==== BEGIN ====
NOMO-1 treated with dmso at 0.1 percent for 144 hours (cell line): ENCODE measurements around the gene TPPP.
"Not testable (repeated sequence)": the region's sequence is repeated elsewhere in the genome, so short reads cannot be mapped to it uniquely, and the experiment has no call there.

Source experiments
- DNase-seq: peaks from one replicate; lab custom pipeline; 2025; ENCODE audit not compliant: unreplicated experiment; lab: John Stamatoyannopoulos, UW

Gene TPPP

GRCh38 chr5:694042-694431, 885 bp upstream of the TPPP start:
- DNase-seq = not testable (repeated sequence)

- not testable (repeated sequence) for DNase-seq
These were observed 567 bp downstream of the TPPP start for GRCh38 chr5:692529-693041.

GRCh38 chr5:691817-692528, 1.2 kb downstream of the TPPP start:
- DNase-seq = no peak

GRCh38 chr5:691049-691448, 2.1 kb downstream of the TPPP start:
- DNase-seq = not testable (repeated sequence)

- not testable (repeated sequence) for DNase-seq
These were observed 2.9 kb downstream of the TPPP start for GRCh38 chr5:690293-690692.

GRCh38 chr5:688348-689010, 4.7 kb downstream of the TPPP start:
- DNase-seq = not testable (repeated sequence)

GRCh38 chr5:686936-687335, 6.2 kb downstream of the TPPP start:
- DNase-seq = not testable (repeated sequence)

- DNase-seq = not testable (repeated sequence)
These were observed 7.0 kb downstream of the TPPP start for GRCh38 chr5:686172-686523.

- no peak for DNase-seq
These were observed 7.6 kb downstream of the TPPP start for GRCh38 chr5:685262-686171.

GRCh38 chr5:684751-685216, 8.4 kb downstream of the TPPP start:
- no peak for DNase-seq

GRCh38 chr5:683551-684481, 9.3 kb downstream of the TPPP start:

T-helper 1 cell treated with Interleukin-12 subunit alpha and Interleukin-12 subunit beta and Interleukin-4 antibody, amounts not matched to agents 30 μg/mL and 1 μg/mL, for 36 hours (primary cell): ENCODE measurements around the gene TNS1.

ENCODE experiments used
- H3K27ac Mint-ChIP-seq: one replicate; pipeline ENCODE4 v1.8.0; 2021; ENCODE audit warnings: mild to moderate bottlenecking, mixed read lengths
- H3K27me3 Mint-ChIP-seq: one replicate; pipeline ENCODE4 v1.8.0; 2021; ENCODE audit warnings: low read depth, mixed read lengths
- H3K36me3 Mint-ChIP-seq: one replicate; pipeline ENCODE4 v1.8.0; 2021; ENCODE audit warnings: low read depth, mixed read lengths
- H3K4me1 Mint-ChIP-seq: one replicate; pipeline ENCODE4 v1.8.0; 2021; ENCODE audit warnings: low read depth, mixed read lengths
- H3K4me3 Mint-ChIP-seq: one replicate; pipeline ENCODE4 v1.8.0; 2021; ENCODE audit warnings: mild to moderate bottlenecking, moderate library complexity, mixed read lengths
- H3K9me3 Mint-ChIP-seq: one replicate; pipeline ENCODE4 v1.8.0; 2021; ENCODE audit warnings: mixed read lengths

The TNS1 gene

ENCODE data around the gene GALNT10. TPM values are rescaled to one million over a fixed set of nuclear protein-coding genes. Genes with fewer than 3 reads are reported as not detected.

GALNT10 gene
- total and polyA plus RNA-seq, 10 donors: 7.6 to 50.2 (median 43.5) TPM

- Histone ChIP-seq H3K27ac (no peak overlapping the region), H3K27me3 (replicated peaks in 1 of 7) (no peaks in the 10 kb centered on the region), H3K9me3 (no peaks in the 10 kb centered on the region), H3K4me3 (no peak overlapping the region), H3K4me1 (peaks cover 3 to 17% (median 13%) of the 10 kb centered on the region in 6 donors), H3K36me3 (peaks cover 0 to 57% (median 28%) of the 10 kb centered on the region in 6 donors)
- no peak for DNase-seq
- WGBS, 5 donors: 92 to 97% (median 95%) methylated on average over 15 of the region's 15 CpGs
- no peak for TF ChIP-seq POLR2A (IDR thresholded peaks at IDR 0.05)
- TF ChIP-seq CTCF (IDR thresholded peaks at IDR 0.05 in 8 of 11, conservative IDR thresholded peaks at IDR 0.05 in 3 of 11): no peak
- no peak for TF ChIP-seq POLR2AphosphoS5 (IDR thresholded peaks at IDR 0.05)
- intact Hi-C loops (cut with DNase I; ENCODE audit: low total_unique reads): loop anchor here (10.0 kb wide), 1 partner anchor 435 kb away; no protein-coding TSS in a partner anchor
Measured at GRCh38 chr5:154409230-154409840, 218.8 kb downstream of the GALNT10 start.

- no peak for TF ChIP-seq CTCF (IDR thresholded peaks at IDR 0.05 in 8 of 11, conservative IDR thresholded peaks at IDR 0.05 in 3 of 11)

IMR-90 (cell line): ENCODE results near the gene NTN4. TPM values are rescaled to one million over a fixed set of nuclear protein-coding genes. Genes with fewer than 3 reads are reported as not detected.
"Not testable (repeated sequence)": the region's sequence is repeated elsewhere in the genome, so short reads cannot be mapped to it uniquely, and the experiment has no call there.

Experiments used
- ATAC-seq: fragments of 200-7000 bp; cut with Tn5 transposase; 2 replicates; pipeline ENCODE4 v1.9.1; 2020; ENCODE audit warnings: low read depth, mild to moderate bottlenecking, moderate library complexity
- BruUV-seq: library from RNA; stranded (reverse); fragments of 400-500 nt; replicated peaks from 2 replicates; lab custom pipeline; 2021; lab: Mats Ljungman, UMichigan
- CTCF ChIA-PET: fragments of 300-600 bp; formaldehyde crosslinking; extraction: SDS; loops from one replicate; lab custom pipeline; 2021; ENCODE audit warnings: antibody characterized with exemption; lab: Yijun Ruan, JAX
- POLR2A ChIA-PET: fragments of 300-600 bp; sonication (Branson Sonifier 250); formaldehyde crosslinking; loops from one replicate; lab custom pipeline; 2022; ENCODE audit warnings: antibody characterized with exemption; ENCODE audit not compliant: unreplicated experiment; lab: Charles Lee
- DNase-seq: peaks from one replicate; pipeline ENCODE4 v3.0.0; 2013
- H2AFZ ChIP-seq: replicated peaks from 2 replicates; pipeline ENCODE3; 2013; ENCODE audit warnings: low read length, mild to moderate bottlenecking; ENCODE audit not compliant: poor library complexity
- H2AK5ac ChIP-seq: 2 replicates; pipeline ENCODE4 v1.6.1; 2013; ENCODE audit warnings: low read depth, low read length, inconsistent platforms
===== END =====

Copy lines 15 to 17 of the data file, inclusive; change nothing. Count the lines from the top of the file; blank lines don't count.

These were observed 2.9 kb downstream of the TPPP start for GRCh38 chr5:690293-690692.

GRCh38 chr5:688348-689010, 4.7 kb downstream of the TPPP start:
- DNase-seq = not testable (repeated sequence)